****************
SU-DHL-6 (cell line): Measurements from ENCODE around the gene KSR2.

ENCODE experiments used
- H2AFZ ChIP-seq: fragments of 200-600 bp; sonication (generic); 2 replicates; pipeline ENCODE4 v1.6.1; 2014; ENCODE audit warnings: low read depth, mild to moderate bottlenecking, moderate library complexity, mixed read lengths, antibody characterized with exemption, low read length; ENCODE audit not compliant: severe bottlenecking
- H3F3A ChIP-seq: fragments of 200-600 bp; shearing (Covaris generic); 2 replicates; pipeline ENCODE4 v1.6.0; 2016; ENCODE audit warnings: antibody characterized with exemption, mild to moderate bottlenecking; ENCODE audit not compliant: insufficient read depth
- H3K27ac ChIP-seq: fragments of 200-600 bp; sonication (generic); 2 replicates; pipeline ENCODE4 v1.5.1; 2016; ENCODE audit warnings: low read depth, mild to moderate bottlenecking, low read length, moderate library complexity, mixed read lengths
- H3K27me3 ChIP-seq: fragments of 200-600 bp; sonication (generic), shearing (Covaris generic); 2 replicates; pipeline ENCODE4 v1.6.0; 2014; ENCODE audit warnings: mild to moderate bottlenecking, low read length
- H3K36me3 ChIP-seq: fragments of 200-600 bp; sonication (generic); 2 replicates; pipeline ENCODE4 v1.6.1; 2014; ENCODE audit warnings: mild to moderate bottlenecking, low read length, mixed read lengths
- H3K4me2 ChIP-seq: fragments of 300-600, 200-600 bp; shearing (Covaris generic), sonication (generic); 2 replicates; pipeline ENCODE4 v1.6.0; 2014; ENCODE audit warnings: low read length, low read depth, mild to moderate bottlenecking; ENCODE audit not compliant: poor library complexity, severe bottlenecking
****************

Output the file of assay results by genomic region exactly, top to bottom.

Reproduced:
SU-DHL-6 (cell line): Measurements from ENCODE around the gene KSR2.

ENCODE experiments used
- H2AFZ ChIP-seq: fragments of 200-600 bp; sonication (generic); 2 replicates; pipeline ENCODE4 v1.6.1; 2014; ENCODE audit warnings: low read depth, mild to moderate bottlenecking, moderate library complexity, mixed read lengths, antibody characterized with exemption, low read length; ENCODE audit not compliant: severe bottlenecking
- H3F3A ChIP-seq: fragments of 200-600 bp; shearing (Covaris generic); 2 replicates; pipeline ENCODE4 v1.6.0; 2016; ENCODE audit warnings: antibody characterized with exemption, mild to moderate bottlenecking; ENCODE audit not compliant: insufficient read depth
- H3K27ac ChIP-seq: fragments of 200-600 bp; sonication (generic); 2 replicates; pipeline ENCODE4 v1.5.1; 2016; ENCODE audit warnings: low read depth, mild to moderate bottlenecking, low read length, moderate library complexity, mixed read lengths
- H3K27me3 ChIP-seq: fragments of 200-600 bp; sonication (generic), shearing (Covaris generic); 2 replicates; pipeline ENCODE4 v1.6.0; 2014; ENCODE audit warnings: mild to moderate bottlenecking, low read length
- H3K36me3 ChIP-seq: fragments of 200-600 bp; sonication (generic); 2 replicates; pipeline ENCODE4 v1.6.1; 2014; ENCODE audit warnings: mild to moderate bottlenecking, low read length, mixed read lengths
- H3K4me2 ChIP-seq: fragments of 300-600, 200-600 bp; shearing (Covaris generic), sonication (generic); 2 replicates; pipeline ENCODE4 v1.6.0; 2014; ENCODE audit warnings: low read length, low read depth, mild to moderate bottlenecking; ENCODE audit not compliant: poor library complexity, severe bottlenecking